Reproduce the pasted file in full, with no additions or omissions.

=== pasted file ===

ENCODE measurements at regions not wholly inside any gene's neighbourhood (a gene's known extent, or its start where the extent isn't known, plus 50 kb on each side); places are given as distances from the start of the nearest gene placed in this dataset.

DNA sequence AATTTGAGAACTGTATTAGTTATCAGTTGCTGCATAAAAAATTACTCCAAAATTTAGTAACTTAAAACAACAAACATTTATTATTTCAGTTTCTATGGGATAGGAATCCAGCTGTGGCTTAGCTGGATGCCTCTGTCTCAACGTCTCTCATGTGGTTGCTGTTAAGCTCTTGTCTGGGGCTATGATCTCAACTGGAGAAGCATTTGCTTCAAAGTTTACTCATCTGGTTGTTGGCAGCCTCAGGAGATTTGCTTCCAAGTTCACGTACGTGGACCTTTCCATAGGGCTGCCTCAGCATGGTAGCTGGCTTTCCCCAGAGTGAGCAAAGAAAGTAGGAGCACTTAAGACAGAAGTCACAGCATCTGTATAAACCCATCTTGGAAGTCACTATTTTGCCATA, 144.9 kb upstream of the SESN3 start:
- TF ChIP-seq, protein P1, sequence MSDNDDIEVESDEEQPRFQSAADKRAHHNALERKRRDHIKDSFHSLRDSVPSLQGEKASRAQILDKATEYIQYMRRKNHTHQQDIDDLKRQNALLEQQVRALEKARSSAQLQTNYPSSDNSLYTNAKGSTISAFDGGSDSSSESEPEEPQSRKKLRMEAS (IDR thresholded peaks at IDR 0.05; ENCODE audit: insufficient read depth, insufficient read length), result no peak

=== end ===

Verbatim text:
ENCODE measurements at regions not wholly inside any gene's neighbourhood (a gene's known extent, or its start where the extent isn't known, plus 50 kb on each side); places are given as distances from the start of the nearest gene placed in this dataset.

DNA sequence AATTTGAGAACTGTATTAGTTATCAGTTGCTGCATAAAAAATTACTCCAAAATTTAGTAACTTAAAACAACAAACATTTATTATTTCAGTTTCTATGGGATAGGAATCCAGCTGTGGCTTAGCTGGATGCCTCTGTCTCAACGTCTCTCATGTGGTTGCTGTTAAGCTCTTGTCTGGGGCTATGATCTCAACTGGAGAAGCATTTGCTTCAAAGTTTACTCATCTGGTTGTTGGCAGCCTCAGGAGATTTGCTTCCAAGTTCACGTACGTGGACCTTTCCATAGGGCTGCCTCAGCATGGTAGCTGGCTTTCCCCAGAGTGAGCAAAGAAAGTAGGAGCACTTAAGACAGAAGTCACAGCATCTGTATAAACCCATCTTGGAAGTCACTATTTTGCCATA, 144.9 kb upstream of the SESN3 start:
- TF ChIP-seq, protein P1, sequence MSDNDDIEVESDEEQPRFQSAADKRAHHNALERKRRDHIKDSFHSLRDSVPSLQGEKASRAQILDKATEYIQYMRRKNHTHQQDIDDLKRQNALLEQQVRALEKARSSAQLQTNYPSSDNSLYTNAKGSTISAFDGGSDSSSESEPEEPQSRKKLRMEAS (IDR thresholded peaks at IDR 0.05; ENCODE audit: insufficient read depth, insufficient read length), result no peak